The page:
The Bristol Magazine January 2017

Page 84

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NEW YEAR, NEW GARDEN... This issue we say hello not only to 2017 but to our new green-fingered columnist, Elly West


anuary is a tough month in the garden. It’s hard to maintain the passion when it’s cold, the days are short, and we’re looking out at bare stems, empty borders, fallen leaves and the odd static evergreen. But however bleak the month is, we’ve passed New Year and it won’t be long until the garden wakes up with bulbs bursting through the soil and buds forming again. This is the dark before dawn, and as soon as the sap starts to rise, it’s all about looking forward to the new season. In corporate-speak, January should be seen as an opportunity, rather than a challenge. January is, after all, named after Janus, the Roman god of doorways and beginnings, who is usually depicted with two faces, one looking to the past, and one forwards to the future. I love this quote from American garden writer Josephine Nuese: “Anyone who thinks that gardening begins in the spring and ends in the fall is missing the best part of the whole year. For gardening begins in January, with the dream.” So now’s the time to stay in the warm and start dreaming. Look through seed catalogues, magazines and books for ideas and inspiration and plan ahead. Make some notes, draw diagrams, make lists, start a garden diary. Think of new plants you’d like to try. Curl up in front of a gardening programme on television or the radio and scribble down ideas. While the soil is bare, the garden is stripped back to its bones and we can really see the structure that sometimes gets lost in the abundant flourish of summer. As a designer, my work is all about getting the outline of the garden right for the customer’s needs, and then the fun bit is filling in the gaps with plants. Colour palettes can be changed relatively easily. But the layout of the garden is crucial for a design that works. This year I’ll have the luxury of being able to start from scratch with my own garden, as I’m having an extension built on the house that’s altered the size and shape of the plot – while trashing the existing space! So, once the builders have gone, I’ll 84 THE BRISTOL MAGAZINE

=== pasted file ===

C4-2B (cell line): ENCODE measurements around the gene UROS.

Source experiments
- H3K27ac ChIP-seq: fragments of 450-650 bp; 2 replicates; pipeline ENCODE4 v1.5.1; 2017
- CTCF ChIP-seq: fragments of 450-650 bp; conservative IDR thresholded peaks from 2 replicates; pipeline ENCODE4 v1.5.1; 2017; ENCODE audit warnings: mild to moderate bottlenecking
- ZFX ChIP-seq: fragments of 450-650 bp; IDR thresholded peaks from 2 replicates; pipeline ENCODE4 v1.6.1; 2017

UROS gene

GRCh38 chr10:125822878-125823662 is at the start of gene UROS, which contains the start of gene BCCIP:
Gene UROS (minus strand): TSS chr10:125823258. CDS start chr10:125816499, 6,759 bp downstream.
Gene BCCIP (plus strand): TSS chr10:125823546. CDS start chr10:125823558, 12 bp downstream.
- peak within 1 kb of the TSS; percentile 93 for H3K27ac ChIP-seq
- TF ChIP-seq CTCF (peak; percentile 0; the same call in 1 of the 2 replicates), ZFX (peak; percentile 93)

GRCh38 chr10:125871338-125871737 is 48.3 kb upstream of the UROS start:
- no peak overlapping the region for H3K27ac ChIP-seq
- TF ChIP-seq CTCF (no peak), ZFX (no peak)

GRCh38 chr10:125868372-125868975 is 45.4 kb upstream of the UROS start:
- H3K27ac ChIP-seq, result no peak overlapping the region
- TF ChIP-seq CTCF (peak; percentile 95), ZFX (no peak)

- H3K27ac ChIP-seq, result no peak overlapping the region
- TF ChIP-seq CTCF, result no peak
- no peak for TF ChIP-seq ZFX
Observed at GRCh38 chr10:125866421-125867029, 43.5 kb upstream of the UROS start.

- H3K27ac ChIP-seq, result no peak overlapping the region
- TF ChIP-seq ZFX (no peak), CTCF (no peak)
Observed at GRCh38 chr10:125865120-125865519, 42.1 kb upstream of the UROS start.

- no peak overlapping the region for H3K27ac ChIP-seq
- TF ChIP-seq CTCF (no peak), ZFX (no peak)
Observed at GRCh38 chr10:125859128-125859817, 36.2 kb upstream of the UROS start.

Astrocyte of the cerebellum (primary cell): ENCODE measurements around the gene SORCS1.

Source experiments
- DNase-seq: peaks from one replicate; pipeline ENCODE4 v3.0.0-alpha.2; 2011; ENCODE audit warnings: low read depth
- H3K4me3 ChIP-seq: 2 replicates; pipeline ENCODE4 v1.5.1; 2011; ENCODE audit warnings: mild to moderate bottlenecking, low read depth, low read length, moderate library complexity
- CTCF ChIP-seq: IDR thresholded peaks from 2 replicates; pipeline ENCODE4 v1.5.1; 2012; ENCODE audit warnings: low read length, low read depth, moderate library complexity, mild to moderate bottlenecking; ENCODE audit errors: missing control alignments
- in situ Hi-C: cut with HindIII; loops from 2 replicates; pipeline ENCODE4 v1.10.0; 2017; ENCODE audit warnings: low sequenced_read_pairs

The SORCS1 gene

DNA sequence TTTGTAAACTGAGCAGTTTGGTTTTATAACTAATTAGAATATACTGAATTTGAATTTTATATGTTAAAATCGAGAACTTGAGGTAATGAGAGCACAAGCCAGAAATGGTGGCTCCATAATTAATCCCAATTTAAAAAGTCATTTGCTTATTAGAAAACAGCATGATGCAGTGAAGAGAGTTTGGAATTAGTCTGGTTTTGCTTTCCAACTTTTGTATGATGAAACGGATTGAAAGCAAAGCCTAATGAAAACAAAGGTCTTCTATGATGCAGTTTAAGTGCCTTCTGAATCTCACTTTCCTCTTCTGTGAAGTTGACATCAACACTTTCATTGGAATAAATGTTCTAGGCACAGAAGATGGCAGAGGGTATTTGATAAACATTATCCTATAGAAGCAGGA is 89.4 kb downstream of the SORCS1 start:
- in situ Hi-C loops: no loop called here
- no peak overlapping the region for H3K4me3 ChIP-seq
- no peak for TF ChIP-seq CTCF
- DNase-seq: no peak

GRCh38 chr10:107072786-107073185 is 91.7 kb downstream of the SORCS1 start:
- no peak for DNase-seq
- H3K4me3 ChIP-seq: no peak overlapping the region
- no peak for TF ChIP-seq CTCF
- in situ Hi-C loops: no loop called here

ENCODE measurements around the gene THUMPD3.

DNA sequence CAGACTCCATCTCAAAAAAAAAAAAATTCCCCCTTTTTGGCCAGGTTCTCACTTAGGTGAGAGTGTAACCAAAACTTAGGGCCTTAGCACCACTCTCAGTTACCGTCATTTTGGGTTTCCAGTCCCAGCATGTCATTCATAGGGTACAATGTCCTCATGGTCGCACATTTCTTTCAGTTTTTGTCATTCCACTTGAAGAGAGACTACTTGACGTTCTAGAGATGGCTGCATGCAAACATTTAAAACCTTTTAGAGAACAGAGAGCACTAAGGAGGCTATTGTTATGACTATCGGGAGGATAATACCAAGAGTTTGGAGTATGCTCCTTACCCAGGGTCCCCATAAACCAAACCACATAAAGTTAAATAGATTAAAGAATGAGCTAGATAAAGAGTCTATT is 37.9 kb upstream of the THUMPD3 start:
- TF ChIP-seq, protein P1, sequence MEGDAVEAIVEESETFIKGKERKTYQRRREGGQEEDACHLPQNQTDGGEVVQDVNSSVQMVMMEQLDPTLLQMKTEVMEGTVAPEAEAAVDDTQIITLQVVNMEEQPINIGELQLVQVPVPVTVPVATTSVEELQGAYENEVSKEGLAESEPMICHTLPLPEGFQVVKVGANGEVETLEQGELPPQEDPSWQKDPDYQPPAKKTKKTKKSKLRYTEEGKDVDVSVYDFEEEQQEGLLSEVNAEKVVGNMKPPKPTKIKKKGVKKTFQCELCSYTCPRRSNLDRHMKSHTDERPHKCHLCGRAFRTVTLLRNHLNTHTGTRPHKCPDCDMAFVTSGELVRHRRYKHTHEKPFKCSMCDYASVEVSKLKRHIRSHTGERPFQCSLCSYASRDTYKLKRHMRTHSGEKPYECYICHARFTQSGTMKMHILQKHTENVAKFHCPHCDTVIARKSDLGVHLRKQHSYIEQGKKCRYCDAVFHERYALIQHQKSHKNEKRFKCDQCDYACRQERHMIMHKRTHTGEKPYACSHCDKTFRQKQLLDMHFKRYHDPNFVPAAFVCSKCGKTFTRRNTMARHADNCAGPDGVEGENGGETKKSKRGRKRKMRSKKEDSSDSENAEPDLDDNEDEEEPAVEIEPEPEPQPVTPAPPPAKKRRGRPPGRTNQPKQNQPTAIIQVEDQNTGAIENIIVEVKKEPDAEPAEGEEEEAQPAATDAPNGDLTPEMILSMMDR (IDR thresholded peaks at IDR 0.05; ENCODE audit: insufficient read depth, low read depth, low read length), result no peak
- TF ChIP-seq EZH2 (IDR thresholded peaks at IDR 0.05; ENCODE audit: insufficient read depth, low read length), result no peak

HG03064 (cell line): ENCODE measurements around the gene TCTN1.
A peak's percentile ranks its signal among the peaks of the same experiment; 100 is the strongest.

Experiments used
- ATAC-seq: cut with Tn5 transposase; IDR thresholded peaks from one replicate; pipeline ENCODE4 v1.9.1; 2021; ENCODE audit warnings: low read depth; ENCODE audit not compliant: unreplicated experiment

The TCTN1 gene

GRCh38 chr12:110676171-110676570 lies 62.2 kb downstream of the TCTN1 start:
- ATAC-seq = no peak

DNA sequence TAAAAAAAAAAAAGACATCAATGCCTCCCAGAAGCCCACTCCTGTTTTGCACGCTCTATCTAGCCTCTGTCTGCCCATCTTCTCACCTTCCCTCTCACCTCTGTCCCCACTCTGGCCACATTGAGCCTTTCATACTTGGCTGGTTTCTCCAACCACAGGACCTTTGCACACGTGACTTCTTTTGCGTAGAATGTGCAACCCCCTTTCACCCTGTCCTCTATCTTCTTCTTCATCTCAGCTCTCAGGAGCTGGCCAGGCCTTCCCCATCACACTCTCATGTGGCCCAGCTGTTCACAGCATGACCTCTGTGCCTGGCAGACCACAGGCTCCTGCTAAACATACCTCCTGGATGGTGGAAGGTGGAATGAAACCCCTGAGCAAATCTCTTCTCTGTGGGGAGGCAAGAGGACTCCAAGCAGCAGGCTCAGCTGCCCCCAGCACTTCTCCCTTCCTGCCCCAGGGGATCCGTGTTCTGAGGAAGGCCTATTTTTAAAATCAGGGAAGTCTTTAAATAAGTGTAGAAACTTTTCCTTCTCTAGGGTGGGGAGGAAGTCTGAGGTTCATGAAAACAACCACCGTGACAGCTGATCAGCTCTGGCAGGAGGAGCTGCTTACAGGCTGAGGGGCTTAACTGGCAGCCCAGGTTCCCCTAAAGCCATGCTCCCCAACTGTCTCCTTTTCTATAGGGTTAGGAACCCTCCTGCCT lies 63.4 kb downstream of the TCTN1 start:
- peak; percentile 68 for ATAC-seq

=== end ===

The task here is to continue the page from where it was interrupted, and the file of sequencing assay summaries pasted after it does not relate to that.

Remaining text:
be measuring it to produce a scale drawing, deciding what I want to include in terms of hard landscaping, lighting and so on, then playing about with shapes to see what works. Watch this space for future updates! In winter, it’s the permanent objects in the garden that lead the eye and create focal points, while your herbaceous plants have a rest. Features such as statuary, obelisks, garden buildings and paving are more prominent, and evergreens come into their own. These are the green living structures, the topiary, shrubs, trees or hedges – perhaps yew, holly, privet, cypress or box. Now is a good time to plant structural plants and hedges. If you can buy bare-root, you’ll also make big savings on their potted counterparts. Clipped at the end of summer, your evergreens should still look good in mid-winter. A garden needs a solid skeleton to see it through the winter. You may even want to make bigger changes; move or create new paths or patios, or install a feature such as a pergola or arch. It’s easier to see where the hard landscaping should go when the garden is stripped bare. Make changes now, and you’ll be ready to plant in spring. When you’re thinking about your winter garden, assess the view from your house. In reality, this is where you’ll mostly be enjoying your garden, from the warmth and comfort of indoors. Think about creating contrasts. If there are already lots of dark greens, then use other plants as a foil, perhaps the distinctive, almost luminous bark of silver birch, or goldenleaved grasses such as acorus gramineus ‘Ogon’. Think about scent too, for the days when you do step outdoors. Viburnum, osmanthus, Daphne odora, chimonanthus praecox and sarcococca confusa are all early flowering and wonderfully scented. The placing of these plants is key as you’ll want to enjoy them without trekking across a sodden lawn in icy temperatures. Position them near paths, by the back door or in the front garden.

Image above: There’s certainly beauty to be found in the dead and dying, too Opposite page: A garden needs a solid skeleton to see it through winter, as seen here at Tyntesfield